The jury is still out on whether the maker movement could bring about a new American industrial revolution. But anecdotal evidence suggests it’s well on its way to reinventing retail.
Consider the craft maker whose merchandise got so much exposure through a recent Etsy-Nordstrom partnership that she and her husband both quit their day jobs to handle production and sales. Or take the math professor who sent his “rocket cup” design to Shapeways to produce a 3D ceramic tool for teaching students about paraboloids. After cup sales went gangbusters on Shapeways, a Fred & Friends wholesale order put it onto Urban Outfitter’s shelves.
The Etsy seller is just one of more than one million shopkeepers using the e-commerce website to sell handicrafts and vintage goods to 30 million registered users in 200 countries, according to CEO Chad Dickerson. Detroit alone is home to 1,200 Etsy sellers. In New York City, they now outnumber yellow cabs. And worldwide, local Etsy sellers have joined forces in more than 7,000 self-organized groups, Dickerson claims.
Shapeways, meanwhile, enables some 11,000 virtual shop owners to manufacture and sell their own designs by digitally delivering them to the company’s New York City 3D-printing factory and offering them in the Shapeways online marketplace, says co-founder Marleen Vogelaar. The platform enables members “to be entrepreneurs and have a life …producing beautiful, meaningful products” as well as to custom-craft unique, personal items such as wedding rings, she says.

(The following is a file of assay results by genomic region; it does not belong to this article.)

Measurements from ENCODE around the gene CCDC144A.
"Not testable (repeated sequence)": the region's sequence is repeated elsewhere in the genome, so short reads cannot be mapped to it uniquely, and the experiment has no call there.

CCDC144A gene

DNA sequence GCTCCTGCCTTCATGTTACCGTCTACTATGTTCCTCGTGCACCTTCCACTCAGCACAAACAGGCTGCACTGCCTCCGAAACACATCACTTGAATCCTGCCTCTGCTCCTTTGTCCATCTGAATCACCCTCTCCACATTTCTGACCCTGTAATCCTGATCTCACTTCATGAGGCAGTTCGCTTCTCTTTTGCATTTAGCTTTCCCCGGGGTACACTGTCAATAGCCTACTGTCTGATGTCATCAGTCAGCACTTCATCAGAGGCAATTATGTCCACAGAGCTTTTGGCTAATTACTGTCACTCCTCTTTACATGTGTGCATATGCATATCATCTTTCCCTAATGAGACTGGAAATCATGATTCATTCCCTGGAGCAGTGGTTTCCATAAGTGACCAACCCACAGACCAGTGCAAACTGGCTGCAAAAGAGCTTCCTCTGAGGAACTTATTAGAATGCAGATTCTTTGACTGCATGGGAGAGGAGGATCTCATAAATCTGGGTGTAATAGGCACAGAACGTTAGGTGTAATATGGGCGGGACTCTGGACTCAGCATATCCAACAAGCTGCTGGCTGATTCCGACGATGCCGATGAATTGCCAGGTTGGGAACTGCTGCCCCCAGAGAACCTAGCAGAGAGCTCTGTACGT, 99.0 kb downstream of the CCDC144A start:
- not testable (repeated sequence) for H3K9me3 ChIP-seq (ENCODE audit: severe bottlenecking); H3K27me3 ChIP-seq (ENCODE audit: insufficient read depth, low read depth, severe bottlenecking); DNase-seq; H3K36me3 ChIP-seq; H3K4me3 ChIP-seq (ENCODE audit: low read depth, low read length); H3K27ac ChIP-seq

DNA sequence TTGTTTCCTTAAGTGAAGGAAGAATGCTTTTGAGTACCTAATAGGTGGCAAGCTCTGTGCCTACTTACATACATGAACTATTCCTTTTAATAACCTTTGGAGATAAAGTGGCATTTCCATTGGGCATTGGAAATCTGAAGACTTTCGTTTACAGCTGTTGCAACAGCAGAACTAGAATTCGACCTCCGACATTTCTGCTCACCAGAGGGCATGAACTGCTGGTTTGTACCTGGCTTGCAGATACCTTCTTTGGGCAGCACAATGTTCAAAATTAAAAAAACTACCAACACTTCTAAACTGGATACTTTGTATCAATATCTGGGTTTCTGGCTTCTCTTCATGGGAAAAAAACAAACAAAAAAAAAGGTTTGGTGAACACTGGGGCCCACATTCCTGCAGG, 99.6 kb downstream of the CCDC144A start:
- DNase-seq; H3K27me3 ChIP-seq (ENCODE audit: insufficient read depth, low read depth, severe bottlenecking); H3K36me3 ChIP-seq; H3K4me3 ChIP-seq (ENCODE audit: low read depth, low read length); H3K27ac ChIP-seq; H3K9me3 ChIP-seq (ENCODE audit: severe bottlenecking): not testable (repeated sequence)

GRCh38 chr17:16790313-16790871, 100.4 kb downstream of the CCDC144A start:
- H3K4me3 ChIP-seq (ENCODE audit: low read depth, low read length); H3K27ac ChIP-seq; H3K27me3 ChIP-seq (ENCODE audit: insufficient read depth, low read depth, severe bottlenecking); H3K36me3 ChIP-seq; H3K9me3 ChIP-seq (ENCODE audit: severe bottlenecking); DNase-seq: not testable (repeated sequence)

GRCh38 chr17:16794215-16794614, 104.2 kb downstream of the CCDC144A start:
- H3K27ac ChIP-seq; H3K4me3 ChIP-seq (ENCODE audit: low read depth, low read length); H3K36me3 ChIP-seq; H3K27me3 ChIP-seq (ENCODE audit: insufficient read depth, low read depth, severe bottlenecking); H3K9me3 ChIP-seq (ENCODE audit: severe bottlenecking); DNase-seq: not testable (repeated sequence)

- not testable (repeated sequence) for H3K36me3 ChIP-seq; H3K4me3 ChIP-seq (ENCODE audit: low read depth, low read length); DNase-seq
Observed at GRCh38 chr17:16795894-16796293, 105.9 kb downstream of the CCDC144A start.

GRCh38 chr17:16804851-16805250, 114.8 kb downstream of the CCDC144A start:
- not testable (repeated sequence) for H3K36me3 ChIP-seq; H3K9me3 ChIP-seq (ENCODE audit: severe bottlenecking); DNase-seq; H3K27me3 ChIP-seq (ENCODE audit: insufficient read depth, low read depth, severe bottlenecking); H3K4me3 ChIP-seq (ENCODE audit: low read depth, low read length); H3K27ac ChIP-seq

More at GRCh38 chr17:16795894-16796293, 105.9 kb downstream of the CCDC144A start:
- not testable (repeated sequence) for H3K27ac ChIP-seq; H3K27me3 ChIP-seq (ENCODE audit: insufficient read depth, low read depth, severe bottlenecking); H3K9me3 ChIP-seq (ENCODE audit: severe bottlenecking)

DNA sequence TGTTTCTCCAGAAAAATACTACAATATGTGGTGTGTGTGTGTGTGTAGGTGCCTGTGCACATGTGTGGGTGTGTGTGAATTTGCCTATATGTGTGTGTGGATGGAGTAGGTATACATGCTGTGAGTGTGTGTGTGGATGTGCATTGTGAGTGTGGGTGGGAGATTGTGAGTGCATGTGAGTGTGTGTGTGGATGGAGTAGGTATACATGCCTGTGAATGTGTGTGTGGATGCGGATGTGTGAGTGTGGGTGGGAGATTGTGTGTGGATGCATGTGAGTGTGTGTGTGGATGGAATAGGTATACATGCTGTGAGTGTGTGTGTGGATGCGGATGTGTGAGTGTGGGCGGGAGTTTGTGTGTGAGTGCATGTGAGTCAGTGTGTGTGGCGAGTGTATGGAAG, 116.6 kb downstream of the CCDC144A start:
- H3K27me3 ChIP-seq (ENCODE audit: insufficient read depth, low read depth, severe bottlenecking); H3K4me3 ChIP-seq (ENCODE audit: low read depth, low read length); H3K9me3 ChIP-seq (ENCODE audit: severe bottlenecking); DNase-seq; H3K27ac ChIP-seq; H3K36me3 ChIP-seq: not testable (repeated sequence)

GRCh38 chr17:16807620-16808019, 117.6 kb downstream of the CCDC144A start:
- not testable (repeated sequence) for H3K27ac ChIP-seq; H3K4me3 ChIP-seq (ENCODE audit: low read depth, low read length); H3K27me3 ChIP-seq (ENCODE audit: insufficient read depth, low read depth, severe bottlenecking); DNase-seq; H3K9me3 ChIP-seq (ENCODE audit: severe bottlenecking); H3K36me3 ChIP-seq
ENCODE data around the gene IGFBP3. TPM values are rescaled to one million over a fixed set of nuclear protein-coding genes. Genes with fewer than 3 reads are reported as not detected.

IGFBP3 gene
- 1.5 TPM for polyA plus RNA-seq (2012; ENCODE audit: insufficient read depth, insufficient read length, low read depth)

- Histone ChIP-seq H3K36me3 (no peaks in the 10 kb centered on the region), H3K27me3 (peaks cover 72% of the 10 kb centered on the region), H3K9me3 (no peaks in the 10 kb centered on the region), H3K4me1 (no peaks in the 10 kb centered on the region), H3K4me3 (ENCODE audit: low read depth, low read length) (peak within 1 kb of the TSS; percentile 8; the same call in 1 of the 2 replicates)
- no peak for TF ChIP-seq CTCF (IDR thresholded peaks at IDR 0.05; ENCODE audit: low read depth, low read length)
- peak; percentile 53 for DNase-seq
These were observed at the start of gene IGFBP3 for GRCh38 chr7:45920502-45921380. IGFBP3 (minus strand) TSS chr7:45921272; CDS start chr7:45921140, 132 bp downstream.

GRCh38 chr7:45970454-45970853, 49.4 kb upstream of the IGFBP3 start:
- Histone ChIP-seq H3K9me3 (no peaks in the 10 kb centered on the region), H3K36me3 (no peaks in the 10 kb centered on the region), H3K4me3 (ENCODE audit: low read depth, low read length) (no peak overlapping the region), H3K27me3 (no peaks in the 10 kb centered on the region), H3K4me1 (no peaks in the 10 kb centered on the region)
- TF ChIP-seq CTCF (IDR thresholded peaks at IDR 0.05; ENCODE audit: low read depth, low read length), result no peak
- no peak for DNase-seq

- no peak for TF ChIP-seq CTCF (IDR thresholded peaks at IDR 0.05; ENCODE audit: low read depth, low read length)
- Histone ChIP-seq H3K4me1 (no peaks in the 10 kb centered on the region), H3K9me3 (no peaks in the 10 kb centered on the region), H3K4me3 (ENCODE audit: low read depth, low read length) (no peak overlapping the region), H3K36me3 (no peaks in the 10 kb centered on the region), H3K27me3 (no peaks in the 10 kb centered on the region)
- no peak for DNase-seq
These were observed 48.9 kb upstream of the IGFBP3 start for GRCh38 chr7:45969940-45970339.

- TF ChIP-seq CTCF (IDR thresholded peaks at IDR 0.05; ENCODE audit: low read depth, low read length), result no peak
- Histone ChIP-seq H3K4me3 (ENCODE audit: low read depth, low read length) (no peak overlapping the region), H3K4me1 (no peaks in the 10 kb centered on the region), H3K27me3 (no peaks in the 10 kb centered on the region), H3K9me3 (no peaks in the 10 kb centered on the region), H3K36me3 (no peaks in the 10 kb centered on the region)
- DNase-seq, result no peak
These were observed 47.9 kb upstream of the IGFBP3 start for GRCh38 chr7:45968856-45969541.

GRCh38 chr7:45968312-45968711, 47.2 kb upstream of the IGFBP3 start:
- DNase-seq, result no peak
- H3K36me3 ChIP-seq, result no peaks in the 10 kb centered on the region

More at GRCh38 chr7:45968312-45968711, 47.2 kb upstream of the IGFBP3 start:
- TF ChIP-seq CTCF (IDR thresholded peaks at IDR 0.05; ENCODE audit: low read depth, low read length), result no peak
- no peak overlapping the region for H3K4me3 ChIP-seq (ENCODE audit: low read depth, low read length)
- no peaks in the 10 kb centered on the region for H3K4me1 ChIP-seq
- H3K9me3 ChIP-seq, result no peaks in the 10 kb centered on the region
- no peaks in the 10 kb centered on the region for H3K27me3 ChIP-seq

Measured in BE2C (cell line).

Dickerson and Vogelaar joined Detroit Creative Corridor Center director Matt Clayson and Ford’s open innovation guru Venkatesh Prasad for a “maker movement” discussion moderated by McKinsey & Company principal Lou Rassey at the Techonomy Detroit conference last week.
“I find it a fascinating time we’re at right now, where tools for innovation have been so rapidly democratized once again,” said Ford’s Prasad. “Somebody can walk into a space, think of something, get on the network, get on the Internet, and get all the tools that you need to be able to shape your idea … to deliver what you have from an idea to a pretty good working prototype.”
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